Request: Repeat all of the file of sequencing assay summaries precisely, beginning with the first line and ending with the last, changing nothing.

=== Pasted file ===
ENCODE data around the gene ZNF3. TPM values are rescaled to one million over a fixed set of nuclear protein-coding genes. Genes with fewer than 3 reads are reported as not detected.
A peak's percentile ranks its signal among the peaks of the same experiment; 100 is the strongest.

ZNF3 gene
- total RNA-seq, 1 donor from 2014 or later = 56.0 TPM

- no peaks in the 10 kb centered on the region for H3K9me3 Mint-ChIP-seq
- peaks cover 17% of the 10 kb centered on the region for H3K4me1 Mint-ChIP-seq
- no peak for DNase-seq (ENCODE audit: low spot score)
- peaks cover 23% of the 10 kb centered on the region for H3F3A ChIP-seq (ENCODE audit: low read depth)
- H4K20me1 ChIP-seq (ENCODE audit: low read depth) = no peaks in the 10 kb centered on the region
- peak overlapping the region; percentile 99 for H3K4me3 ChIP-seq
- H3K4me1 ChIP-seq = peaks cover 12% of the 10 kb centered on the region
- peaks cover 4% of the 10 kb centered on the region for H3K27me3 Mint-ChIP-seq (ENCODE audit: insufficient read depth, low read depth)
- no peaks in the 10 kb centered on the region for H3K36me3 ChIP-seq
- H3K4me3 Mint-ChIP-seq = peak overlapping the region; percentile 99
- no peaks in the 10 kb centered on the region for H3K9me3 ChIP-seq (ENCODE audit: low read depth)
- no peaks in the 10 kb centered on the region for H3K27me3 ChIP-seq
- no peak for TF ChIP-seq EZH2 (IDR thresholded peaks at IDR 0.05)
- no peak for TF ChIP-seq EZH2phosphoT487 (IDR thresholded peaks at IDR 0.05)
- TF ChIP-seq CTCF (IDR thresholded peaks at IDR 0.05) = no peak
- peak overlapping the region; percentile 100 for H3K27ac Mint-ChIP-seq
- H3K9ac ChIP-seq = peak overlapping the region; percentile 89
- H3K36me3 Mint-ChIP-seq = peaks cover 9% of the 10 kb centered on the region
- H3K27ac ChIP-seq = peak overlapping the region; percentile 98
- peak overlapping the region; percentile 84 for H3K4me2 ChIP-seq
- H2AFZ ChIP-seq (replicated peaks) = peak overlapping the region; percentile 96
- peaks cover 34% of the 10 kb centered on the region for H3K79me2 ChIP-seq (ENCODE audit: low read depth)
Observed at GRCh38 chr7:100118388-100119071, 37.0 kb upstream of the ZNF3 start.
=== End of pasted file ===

ENCODE data around the gene ZNF3. TPM values are rescaled to one million over a fixed set of nuclear protein-coding genes. Genes with fewer than 3 reads are reported as not detected.
A peak's percentile ranks its signal among the peaks of the same experiment; 100 is the strongest.

ZNF3 gene
- total RNA-seq, 1 donor from 2014 or later = 56.0 TPM

- no peaks in the 10 kb centered on the region for H3K9me3 Mint-ChIP-seq
- peaks cover 17% of the 10 kb centered on the region for H3K4me1 Mint-ChIP-seq
- no peak for DNase-seq (ENCODE audit: low spot score)
- peaks cover 23% of the 10 kb centered on the region for H3F3A ChIP-seq (ENCODE audit: low read depth)
- H4K20me1 ChIP-seq (ENCODE audit: low read depth) = no peaks in the 10 kb centered on the region
- peak overlapping the region; percentile 99 for H3K4me3 ChIP-seq
- H3K4me1 ChIP-seq = peaks cover 12% of the 10 kb centered on the region
- peaks cover 4% of the 10 kb centered on the region for H3K27me3 Mint-ChIP-seq (ENCODE audit: insufficient read depth, low read depth)
- no peaks in the 10 kb centered on the region for H3K36me3 ChIP-seq
- H3K4me3 Mint-ChIP-seq = peak overlapping the region; percentile 99
- no peaks in the 10 kb centered on the region for H3K9me3 ChIP-seq (ENCODE audit: low read depth)
- no peaks in the 10 kb centered on the region for H3K27me3 ChIP-seq
- no peak for TF ChIP-seq EZH2 (IDR thresholded peaks at IDR 0.05)
- no peak for TF ChIP-seq EZH2phosphoT487 (IDR thresholded peaks at IDR 0.05)
- TF ChIP-seq CTCF (IDR thresholded peaks at IDR 0.05) = no peak
- peak overlapping the region; percentile 100 for H3K27ac Mint-ChIP-seq
- H3K9ac ChIP-seq = peak overlapping the region; percentile 89
- H3K36me3 Mint-ChIP-seq = peaks cover 9% of the 10 kb centered on the region
- H3K27ac ChIP-seq = peak overlapping the region; percentile 98
- peak overlapping the region; percentile 84 for H3K4me2 ChIP-seq
- H2AFZ ChIP-seq (replicated peaks) = peak overlapping the region; percentile 96
- peaks cover 34% of the 10 kb centered on the region for H3K79me2 ChIP-seq (ENCODE audit: low read depth)
Observed at GRCh38 chr7:100118388-100119071, 37.0 kb upstream of the ZNF3 start.